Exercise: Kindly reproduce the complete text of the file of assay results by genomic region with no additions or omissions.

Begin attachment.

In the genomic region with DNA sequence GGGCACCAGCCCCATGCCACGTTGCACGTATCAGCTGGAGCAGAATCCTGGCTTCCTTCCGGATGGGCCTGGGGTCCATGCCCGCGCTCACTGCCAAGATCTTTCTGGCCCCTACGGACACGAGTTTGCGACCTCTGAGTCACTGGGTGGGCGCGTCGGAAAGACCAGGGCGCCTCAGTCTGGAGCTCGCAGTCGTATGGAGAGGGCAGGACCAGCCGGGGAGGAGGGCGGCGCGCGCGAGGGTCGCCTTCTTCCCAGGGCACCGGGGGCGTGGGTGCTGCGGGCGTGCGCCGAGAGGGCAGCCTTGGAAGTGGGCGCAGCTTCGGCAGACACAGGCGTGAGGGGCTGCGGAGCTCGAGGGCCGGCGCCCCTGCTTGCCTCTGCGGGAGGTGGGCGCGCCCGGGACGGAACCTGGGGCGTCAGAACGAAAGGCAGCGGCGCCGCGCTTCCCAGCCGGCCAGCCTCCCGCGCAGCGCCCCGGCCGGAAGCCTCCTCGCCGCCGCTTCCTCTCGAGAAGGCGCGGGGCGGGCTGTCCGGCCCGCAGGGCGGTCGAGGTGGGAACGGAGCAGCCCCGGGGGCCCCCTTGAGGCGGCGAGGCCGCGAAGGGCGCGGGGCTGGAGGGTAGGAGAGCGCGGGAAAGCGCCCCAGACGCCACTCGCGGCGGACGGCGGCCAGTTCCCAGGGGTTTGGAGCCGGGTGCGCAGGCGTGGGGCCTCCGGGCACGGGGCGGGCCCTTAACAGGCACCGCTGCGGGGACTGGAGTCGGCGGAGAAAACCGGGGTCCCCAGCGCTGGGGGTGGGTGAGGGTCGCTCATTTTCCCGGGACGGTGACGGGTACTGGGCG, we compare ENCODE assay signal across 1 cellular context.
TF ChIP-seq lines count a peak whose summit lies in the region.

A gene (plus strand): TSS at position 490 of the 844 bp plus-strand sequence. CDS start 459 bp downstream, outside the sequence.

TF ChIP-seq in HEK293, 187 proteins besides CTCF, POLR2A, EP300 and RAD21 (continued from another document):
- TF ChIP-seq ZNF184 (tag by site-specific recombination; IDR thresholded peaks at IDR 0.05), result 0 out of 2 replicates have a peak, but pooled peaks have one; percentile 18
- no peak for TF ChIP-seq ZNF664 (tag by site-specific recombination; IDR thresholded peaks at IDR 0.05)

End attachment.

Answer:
In the genomic region with DNA sequence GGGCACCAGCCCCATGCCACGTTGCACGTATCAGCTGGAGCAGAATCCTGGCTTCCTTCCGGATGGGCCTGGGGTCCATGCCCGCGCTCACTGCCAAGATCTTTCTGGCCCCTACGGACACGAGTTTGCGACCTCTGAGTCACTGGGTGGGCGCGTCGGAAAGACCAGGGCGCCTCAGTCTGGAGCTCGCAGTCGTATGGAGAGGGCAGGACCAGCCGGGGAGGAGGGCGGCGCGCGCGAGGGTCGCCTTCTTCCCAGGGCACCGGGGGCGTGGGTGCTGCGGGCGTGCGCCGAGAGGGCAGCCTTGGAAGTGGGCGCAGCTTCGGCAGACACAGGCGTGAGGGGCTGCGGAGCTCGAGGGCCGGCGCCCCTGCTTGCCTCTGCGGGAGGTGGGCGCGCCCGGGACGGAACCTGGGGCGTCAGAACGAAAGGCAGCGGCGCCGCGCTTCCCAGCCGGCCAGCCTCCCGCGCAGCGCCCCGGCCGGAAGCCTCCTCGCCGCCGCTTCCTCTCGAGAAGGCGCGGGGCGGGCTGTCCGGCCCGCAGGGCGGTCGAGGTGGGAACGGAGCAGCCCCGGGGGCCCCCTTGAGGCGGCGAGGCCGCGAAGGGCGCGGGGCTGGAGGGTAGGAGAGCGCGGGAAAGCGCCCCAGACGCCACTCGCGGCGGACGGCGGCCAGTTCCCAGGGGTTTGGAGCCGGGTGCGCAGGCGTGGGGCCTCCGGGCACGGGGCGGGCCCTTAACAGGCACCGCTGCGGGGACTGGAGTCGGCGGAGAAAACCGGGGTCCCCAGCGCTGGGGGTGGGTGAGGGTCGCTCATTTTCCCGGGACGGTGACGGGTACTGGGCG, we compare ENCODE assay signal across 1 cellular context.
TF ChIP-seq lines count a peak whose summit lies in the region.

A gene (plus strand): TSS at position 490 of the 844 bp plus-strand sequence. CDS start 459 bp downstream, outside the sequence.

TF ChIP-seq in HEK293, 187 proteins besides CTCF, POLR2A, EP300 and RAD21 (continued from another document):
- TF ChIP-seq ZNF184 (tag by site-specific recombination; IDR thresholded peaks at IDR 0.05), result 0 out of 2 replicates have a peak, but pooled peaks have one; percentile 18
- no peak for TF ChIP-seq ZNF664 (tag by site-specific recombination; IDR thresholded peaks at IDR 0.05)